Some of this is down to sports announcers' continuing assumptions that everyone watching knows the same things they do. Baseball announcers refer to "the pine tar game," "the Clemens bat game," "the shot heard 'round the world," and so forth, often giving only the most cursory explanations, if any. It's like a big inside joke in a private club. It's a poor way to cultivate a new audience or make new members of the club feel welcome.
But this alone does not account for the absence of context and explanation. This is about America's discomfort with talking about race.
Many people seem to feel that stating a fact about race is in itself somehow prejudicial. Remember the "Seinfeld" episode where Elaine may or may not be dating a Black guy? "Should we be talking about this?" That's a comic version of what happens all the time. Should we be talking about this? Why, of course! It's what happened!
Many years ago, on a blues pilgrimage to the Mississippi Delta, we took a tour of a former plantation. The tour guide showed us the slave quarters and said, "This is where the workers lived." Workers? We looked at each other, shocked. Another man on the tour spoke up. "You mean the slaves, right?" The guide said, "Yes, but we don't like to use that word."
Don't like to use the word?? But that's what they were! They were slaves! There was slavery!
Do people not realize that saying there was slavery, that there was Jim Crow, that there was segregation, does not mean one is saying those things were OK? Do they confuse stating a fact with condoning it?
Baseball announcers will never describe – or even refer to – the color of a player's skin. If you listen to games on the radio, you'll hear players described by body shape and size, by hair color and facial features, even by the creative shapes of their facial hair, but never as dark-skinned, fair-skinned, black, tan, white, or any other description that connotes race. Why is that? Skin color is physical description, yet it's always omitted. It's as if in trying to be inclusive, we believe that any mention of skin color equals bias. As if, because we want judgments to be color-blind, we pretend we actually are color blind.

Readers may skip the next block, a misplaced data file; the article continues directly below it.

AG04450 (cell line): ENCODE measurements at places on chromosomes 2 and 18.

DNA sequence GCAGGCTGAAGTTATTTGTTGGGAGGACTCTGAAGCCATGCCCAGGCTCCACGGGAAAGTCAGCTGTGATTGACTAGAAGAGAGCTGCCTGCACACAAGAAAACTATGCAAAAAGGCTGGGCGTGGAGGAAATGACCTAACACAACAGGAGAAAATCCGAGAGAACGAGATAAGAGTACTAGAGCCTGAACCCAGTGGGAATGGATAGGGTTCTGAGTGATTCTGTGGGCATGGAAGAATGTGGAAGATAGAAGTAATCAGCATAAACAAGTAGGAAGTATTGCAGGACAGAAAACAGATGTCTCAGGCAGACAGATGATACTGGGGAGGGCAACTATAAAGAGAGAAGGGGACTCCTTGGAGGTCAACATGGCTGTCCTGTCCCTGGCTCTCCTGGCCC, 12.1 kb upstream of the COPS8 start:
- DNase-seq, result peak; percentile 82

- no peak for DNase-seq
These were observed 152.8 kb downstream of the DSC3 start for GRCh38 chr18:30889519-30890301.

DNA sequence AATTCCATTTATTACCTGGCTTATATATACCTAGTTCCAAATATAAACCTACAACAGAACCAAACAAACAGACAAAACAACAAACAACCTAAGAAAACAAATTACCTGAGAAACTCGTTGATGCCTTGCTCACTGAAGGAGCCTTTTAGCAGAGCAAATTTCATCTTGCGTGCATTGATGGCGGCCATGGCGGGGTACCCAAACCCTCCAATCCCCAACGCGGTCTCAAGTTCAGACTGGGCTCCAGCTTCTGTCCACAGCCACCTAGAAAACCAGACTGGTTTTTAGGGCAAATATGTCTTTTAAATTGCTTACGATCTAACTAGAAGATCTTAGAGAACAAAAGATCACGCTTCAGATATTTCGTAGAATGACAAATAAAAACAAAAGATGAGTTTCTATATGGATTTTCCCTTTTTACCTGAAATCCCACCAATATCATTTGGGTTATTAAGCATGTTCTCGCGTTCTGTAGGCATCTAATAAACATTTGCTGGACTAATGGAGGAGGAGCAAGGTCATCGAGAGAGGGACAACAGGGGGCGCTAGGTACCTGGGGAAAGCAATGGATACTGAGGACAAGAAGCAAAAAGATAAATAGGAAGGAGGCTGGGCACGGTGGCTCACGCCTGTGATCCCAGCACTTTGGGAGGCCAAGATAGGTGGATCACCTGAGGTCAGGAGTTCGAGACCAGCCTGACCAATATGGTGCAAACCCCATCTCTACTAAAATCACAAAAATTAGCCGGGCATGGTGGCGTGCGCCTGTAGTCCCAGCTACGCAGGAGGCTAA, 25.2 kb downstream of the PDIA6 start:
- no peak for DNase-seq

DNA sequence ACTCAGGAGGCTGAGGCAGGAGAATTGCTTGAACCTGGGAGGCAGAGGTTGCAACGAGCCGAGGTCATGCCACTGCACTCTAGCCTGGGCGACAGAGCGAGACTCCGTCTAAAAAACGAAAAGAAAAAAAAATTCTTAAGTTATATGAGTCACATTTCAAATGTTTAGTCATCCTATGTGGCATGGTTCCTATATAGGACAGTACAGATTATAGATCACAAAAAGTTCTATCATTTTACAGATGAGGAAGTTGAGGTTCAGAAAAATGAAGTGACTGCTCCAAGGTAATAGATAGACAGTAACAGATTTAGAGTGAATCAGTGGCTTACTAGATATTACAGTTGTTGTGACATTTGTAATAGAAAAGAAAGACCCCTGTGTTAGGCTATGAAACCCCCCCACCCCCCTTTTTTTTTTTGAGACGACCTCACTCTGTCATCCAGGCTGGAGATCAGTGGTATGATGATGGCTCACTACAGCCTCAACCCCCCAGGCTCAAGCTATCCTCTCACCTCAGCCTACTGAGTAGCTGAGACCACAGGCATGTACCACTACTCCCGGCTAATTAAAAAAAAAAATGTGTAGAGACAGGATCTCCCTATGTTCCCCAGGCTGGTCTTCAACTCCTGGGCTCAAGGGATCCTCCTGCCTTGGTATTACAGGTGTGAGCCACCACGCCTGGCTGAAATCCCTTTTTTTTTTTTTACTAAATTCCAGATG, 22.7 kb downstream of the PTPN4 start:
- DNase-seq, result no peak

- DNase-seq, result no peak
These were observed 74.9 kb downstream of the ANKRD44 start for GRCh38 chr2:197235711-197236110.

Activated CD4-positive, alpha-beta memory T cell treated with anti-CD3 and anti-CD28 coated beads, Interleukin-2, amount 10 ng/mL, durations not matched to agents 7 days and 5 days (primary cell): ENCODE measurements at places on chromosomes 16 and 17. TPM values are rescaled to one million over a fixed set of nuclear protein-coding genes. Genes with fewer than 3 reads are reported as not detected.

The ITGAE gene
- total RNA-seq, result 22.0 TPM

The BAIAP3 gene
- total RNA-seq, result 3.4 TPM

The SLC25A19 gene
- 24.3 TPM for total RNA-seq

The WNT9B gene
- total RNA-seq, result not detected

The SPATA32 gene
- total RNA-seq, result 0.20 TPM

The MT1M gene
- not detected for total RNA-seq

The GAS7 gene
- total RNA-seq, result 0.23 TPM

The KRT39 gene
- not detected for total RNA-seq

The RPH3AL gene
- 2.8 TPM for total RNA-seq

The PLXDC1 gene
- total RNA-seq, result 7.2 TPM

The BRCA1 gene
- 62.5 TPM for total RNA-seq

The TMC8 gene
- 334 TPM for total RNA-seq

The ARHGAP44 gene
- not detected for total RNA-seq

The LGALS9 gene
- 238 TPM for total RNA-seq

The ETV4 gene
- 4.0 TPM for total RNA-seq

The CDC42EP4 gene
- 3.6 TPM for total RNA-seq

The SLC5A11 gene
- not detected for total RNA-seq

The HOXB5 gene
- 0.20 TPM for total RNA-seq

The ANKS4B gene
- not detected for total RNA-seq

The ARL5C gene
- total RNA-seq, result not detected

There's another problem with the MLB's celebration of Jackie Robinson: the hypocrisy.
Why did Jackie Robinson have to "break the color bar"? Because Major League Baseball would not allow anyone who looked like him to play.
There was no law against it. There was no physical reason for it. There was only the tradition of segregation – a tradition that baseball officials went out of their way to uphold.
All Major League teams, prior to the Dodgers in 1947, sacrificed quality in order to remain all white. Think of it: all the great stars of the Negro Leagues could have been enhancing the play of the Yankees, the Red Sox, the Cubs or the Tigers. There was a vast pool of untapped talent, playing high-quality, professional baseball right in the same cities. But the owners chose to field inferior teams – chose not to be as competitive as possible – rather than integrate.
Some managers, like the Giants' legendary manager John McGraw, wanted (and tried) to integrate much earlier. McGraw tried to "pass" a light-skinned African-American player by calling him "Cuban", but alone, he couldn't beat the system. Most went right along with the "tradition", and many commissioners and officials went well out of their way to maintain it.
Major League Baseball has made April 15 a day of celebration. But it was the institution of Major League Baseball that created and nurtured the Jim Crow conditions that prevented so many Americans from playing Major League ball. Now Baseball congratulates itself and celebrates the game's integration, as if they had anything to do with it. As if they had wanted it all along. As if they proudly stood up and chose democracy, rather than were dragged into it, digging in their heels and hollering bloody murder.
The game of baseball has always been a reflection of America, and this is what America does. Today it hails Martin Luther King, Jr. as a hero for us all to emulate. Yesterday King was a dangerous radical who the FBI wiretapped and the CIA tried to assassinate (and may have succeeded). Countless American heroes, from Susan B. Anthony to Cesar Chavez, were villified, harassed, ridiculed and imprisoned during their lifetimes. Now their images adorn the walls of grade schools across the land. Malcolm X's face is on a postage stamp.
America will always try to thwart revolutionary ideas. Then, after enough time has passed, it often ends up celebrating the achievements of those brave, forward-thinking people who refused to be intimidated, who refused to go along with injustice – and who forced the country to do what it should have been doing all along.